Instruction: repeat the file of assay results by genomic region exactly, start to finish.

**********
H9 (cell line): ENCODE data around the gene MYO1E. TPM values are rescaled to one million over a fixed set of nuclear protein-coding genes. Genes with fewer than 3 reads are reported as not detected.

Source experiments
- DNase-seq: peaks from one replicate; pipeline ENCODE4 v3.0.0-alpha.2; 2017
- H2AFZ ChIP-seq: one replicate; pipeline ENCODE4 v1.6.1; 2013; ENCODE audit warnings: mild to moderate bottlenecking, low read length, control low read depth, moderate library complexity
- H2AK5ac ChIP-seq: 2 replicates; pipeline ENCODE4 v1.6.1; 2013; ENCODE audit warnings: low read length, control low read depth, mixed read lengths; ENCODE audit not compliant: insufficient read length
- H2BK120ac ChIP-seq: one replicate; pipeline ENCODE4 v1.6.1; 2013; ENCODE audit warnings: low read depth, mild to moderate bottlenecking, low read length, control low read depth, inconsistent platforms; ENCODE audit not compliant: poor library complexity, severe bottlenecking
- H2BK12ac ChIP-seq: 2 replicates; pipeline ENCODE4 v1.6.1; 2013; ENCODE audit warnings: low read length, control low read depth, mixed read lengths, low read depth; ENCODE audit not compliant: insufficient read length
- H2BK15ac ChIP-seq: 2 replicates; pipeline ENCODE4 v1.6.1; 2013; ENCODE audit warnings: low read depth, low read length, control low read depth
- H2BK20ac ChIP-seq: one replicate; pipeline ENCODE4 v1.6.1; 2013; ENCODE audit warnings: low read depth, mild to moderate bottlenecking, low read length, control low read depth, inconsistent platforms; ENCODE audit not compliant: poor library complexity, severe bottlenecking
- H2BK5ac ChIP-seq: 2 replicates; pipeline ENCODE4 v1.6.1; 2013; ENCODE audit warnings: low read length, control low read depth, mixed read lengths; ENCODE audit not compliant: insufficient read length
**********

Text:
H9 (cell line): ENCODE data around the gene MYO1E. TPM values are rescaled to one million over a fixed set of nuclear protein-coding genes. Genes with fewer than 3 reads are reported as not detected.

Source experiments
- DNase-seq: peaks from one replicate; pipeline ENCODE4 v3.0.0-alpha.2; 2017
- H2AFZ ChIP-seq: one replicate; pipeline ENCODE4 v1.6.1; 2013; ENCODE audit warnings: mild to moderate bottlenecking, low read length, control low read depth, moderate library complexity
- H2AK5ac ChIP-seq: 2 replicates; pipeline ENCODE4 v1.6.1; 2013; ENCODE audit warnings: low read length, control low read depth, mixed read lengths; ENCODE audit not compliant: insufficient read length
- H2BK120ac ChIP-seq: one replicate; pipeline ENCODE4 v1.6.1; 2013; ENCODE audit warnings: low read depth, mild to moderate bottlenecking, low read length, control low read depth, inconsistent platforms; ENCODE audit not compliant: poor library complexity, severe bottlenecking
- H2BK12ac ChIP-seq: 2 replicates; pipeline ENCODE4 v1.6.1; 2013; ENCODE audit warnings: low read length, control low read depth, mixed read lengths, low read depth; ENCODE audit not compliant: insufficient read length
- H2BK15ac ChIP-seq: 2 replicates; pipeline ENCODE4 v1.6.1; 2013; ENCODE audit warnings: low read depth, low read length, control low read depth
- H2BK20ac ChIP-seq: one replicate; pipeline ENCODE4 v1.6.1; 2013; ENCODE audit warnings: low read depth, mild to moderate bottlenecking, low read length, control low read depth, inconsistent platforms; ENCODE audit not compliant: poor library complexity, severe bottlenecking
- H2BK5ac ChIP-seq: 2 replicates; pipeline ENCODE4 v1.6.1; 2013; ENCODE audit warnings: low read length, control low read depth, mixed read lengths; ENCODE audit not compliant: insufficient read length